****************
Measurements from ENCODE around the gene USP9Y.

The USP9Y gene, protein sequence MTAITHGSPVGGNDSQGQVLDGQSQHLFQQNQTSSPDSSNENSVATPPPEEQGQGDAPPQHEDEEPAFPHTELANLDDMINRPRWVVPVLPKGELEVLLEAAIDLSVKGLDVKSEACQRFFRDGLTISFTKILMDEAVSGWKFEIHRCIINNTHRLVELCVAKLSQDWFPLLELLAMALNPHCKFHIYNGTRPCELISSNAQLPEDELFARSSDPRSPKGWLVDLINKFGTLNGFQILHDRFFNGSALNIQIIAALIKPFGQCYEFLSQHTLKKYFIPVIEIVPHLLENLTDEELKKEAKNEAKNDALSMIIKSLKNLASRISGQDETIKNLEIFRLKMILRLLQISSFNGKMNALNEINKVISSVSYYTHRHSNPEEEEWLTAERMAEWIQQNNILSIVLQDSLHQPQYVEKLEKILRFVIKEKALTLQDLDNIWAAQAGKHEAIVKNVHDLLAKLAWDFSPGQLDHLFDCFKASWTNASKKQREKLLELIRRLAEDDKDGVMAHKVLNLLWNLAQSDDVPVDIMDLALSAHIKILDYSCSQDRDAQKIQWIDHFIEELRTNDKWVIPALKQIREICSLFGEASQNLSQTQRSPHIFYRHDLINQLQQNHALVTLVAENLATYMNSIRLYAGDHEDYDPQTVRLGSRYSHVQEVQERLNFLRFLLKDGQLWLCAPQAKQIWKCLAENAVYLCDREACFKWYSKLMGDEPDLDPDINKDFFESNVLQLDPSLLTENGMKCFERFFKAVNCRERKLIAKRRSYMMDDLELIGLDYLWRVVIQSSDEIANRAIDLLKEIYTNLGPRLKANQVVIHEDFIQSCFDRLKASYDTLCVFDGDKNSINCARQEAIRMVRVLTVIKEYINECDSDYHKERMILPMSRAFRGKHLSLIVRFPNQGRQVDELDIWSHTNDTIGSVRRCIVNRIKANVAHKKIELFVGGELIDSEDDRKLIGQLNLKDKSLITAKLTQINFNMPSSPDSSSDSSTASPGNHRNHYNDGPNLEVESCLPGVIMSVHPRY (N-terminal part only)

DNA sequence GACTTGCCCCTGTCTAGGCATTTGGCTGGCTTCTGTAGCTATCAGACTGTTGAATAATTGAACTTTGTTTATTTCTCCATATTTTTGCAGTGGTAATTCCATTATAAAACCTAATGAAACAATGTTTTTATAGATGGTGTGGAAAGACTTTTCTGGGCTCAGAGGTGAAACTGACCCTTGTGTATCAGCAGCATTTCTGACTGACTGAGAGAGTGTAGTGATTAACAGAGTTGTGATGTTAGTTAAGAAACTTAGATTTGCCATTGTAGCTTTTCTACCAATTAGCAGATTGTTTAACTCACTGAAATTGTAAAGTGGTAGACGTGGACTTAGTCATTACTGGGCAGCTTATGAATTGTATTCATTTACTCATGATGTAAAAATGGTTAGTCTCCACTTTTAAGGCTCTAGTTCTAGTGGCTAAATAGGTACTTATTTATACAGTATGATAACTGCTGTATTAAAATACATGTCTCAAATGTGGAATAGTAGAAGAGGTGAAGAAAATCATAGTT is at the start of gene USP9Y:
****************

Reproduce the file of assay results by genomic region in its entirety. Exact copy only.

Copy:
Measurements from ENCODE around the gene USP9Y.

The USP9Y gene, protein sequence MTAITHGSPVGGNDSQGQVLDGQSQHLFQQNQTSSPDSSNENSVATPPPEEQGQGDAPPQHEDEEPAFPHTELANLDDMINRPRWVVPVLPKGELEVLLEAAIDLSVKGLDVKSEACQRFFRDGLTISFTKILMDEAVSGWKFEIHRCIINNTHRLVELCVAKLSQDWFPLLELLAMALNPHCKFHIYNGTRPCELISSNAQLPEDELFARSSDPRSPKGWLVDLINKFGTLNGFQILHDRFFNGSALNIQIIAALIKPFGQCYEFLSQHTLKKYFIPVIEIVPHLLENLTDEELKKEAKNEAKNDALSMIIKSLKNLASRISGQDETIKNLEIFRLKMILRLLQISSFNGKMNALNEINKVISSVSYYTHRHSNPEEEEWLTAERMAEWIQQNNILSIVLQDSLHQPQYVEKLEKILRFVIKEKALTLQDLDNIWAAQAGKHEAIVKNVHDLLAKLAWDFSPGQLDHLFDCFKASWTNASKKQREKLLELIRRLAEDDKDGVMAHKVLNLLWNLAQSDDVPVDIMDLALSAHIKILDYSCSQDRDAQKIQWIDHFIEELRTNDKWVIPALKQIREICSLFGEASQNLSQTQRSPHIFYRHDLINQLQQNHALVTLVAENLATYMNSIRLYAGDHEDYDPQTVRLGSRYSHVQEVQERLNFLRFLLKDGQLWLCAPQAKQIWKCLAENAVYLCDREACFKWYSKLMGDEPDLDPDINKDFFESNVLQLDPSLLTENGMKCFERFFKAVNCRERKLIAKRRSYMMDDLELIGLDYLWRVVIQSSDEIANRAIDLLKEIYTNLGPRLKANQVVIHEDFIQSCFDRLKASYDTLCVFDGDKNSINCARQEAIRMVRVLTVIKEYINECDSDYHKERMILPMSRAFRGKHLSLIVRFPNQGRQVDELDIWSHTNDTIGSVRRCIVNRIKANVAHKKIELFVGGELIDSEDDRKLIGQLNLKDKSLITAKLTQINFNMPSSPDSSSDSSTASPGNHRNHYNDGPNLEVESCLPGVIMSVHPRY (N-terminal part only)

DNA sequence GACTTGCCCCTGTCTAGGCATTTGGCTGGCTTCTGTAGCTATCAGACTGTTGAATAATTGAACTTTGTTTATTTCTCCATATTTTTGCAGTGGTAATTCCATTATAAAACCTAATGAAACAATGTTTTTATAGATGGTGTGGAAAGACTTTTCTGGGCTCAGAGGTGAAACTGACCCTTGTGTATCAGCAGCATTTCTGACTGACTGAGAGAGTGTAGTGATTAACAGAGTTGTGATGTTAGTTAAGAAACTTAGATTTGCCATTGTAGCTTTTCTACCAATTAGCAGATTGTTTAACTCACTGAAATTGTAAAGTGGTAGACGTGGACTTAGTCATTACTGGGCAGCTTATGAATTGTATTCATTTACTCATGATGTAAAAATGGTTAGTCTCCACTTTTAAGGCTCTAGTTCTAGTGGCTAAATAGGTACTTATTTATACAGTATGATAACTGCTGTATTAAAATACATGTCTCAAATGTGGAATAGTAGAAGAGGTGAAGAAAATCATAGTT is at the start of gene USP9Y: